I suggest that the two words used by the Torah and Moshe in the account of the spies can be categorized as a puzzle and a mystery. When the people are told to לרגל (to spy the land), the demand is to ask questions as we do with a puzzle, requiring an objective, practical, and final answer. To fight battles, we need battle plans. To win a war, we need intelligence missions with answers. The information needs to be objective and practical. It needs an eye that points out strengths and weaknesses and reports them as they are.

However, the word לתור suggests a very different kind of mission. It demands a perspective that addresses the mystery rather than the puzzle. It has a romantic air to its report. Like a tourist, this element of the mission required each person to fall in love with the new land. To bring back a report that would nurture curiosity and passion, fascination, and interest. This report would not provide final answers or an objective account but instead engender a sense of awe and wonder—the kind of sentiment one needs when journeying into undiscovered territory.

Maybe the inability of the spies and the people to differentiate between these two missions, and to detect the nuanced difference between them, meant they were not prepared to enter the land. Part of the maturation process of any human being is the ability to know when a situation demands practical, objective data and when it requires nuanced, subjective interpretation that cultivates meaning. Knowing when to apply the certainty of answers and rules that are goal-oriented and when to engage in curiosity, exploration, uncertain turns, and pursuits of the journey rather than the destination. Knowing when to see the destination and when to see the flowers along the path.

The wilderness generation were slaves. They could not live with ambivalence or nuance. They were goal-oriented, rule-regulated, and fenced in by boundaries. It is no surprise that when they tried to engage in a directive that demanded both puzzle and mystery, both fact-finding and interpretive pursuit, they ultimately failed. When they went to a land that was one of milk, honey, and colossal fruit, but also giants and arch-enemies, they resorted to binary thinking. And because they already doubted their own capabilities and were drowning in fear and anxiety at the prospect of becoming independent agents of their own destiny, they naturally spiraled into cognitive distortion. The land was no longer ‘good’ but ‘bad.’ In fact, everything was bad. This type of binary thinking that looks at the world only through the lens of a puzzle to be solved rather than a mystery to be experienced will naturally lead to the conclusion that לא נוכל לעלות (we cannot go up to this land).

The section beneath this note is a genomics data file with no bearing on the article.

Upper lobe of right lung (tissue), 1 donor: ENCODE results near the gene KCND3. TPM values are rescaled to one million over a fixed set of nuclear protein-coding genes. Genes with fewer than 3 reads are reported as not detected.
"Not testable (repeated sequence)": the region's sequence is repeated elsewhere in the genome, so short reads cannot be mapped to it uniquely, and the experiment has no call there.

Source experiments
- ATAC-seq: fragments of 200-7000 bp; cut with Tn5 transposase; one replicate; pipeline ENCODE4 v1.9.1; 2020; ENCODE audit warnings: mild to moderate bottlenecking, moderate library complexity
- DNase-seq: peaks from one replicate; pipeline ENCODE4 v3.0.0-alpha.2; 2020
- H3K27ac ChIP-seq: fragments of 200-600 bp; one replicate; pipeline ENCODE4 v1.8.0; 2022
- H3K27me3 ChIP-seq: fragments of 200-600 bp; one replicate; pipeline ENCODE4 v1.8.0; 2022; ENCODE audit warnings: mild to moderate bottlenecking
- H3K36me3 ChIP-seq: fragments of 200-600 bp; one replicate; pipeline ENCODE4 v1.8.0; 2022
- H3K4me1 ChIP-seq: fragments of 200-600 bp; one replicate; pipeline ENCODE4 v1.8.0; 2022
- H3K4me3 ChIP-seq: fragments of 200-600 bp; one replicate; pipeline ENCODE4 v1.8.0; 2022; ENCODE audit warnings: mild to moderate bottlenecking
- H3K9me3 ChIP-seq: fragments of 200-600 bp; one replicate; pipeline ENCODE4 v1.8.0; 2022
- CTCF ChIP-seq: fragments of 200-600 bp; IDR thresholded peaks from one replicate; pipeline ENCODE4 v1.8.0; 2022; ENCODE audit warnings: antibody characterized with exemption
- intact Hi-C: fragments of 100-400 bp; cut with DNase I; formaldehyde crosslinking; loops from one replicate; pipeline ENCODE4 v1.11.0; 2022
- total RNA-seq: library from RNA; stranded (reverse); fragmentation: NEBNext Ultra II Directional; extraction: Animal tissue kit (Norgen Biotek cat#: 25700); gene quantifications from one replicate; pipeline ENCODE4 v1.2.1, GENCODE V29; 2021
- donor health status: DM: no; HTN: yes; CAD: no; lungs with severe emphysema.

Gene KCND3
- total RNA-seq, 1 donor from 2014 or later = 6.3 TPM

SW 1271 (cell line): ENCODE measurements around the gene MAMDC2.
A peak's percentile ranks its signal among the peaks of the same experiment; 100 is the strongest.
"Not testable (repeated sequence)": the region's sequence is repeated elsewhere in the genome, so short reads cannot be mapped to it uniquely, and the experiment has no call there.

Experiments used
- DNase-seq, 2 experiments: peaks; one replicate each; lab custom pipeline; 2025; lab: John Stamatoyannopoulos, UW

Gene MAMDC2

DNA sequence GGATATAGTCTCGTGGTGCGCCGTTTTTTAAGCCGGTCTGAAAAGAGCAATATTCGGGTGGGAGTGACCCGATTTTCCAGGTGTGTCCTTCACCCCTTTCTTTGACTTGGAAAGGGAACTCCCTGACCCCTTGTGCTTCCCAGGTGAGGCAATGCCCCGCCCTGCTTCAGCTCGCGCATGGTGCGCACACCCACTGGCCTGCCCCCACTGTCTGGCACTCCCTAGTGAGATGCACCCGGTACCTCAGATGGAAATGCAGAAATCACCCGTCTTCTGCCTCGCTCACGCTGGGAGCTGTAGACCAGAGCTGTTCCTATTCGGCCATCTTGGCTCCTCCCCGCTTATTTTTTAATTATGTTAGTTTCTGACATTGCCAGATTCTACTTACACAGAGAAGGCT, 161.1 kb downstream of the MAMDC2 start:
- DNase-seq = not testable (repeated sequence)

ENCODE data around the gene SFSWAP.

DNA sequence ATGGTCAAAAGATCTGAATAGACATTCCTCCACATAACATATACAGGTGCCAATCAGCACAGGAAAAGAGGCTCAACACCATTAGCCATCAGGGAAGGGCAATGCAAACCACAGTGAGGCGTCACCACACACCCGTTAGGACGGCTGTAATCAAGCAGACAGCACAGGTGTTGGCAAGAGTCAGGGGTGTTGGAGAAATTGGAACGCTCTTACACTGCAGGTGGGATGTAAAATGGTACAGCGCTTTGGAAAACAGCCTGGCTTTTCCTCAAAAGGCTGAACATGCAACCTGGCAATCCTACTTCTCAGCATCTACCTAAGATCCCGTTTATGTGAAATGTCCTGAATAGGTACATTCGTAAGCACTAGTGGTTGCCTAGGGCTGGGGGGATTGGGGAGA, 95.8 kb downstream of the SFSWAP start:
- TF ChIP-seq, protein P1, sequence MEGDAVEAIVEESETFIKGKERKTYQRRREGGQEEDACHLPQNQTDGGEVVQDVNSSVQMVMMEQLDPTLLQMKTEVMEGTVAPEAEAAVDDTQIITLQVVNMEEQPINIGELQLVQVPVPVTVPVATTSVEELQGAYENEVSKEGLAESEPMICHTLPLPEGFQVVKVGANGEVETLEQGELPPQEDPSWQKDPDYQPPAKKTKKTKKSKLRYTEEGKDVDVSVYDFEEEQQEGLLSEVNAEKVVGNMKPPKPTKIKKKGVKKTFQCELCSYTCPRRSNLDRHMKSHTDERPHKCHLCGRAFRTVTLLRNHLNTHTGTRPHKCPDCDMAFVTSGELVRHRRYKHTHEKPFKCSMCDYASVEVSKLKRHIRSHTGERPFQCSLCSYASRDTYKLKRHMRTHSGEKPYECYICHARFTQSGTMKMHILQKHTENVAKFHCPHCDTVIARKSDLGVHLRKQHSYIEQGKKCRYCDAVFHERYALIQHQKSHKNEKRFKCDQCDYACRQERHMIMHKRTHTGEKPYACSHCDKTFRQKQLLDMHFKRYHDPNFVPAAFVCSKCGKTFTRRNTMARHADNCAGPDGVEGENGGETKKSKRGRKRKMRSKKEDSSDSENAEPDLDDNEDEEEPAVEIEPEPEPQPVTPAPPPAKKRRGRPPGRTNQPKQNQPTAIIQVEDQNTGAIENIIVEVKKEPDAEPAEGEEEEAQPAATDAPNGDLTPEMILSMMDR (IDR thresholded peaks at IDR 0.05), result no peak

Living in the land of Israel at every stage of our national history has required us to live with an acquired sense of ambivalence. We must look at the land both in the mode of לרגל and לתור. We must be aware of its weaknesses and the practical implications of being surrounded by enemies, both internal and external. But equally, we must fall in love with the land and its inhabitants every day anew. We must nurture our curiosity, romantically walk the streets our ancestors walked, and be amazed at the resilience and growth of a nation that arose from the ashes to construct this old-new land once again. This dialectical mindset requires a profound maturity that demands we live between two, sometimes contradictory, realities and embrace them both. For that is the secret to our survival here in Eretz Yisrael, and without it, we will be destined to remain in the wilderness.